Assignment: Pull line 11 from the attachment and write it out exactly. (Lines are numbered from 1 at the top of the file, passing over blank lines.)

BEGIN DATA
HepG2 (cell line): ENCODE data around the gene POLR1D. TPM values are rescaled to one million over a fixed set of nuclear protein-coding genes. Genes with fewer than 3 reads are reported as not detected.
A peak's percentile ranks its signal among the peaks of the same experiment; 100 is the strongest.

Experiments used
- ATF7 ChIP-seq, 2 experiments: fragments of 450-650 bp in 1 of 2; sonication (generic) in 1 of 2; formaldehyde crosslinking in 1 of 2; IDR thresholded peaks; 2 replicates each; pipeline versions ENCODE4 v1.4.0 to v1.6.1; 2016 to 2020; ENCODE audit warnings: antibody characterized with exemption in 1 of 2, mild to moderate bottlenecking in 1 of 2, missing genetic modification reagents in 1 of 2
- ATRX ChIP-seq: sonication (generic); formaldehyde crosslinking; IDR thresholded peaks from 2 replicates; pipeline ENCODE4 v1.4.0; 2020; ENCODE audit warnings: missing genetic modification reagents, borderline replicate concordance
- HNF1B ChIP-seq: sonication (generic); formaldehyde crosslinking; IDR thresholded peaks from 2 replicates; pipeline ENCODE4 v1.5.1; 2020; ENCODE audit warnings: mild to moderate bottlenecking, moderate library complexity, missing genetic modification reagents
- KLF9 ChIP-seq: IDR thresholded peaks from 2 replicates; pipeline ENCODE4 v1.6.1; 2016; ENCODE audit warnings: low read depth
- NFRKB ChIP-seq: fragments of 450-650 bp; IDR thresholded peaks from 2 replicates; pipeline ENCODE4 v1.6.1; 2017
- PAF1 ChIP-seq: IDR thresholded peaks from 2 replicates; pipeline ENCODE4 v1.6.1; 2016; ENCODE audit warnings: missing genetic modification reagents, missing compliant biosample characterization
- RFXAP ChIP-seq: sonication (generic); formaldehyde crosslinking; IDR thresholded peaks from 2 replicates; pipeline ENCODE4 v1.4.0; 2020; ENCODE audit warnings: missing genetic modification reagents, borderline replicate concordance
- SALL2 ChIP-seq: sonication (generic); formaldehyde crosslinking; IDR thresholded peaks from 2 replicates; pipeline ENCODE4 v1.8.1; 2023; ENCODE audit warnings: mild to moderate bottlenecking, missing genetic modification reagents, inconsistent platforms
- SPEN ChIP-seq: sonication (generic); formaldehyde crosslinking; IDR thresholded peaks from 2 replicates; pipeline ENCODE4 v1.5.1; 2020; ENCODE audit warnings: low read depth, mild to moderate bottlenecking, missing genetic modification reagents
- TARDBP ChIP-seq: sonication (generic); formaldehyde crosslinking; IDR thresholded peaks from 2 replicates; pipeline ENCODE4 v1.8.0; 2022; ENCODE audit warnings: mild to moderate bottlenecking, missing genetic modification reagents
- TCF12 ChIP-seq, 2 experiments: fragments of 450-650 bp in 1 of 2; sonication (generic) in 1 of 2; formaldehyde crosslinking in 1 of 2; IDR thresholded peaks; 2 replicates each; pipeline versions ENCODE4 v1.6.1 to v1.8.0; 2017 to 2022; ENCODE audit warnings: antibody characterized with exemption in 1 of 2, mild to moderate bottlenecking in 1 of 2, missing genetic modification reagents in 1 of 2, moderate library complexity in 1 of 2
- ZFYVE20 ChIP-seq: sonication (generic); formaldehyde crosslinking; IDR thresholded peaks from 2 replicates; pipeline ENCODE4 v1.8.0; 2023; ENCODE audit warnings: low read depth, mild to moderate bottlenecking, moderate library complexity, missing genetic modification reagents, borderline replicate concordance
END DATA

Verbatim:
- SALL2 ChIP-seq: sonication (generic); formaldehyde crosslinking; IDR thresholded peaks from 2 replicates; pipeline ENCODE4 v1.8.1; 2023; ENCODE audit warnings: mild to moderate bottlenecking, missing genetic modification reagents, inconsistent platforms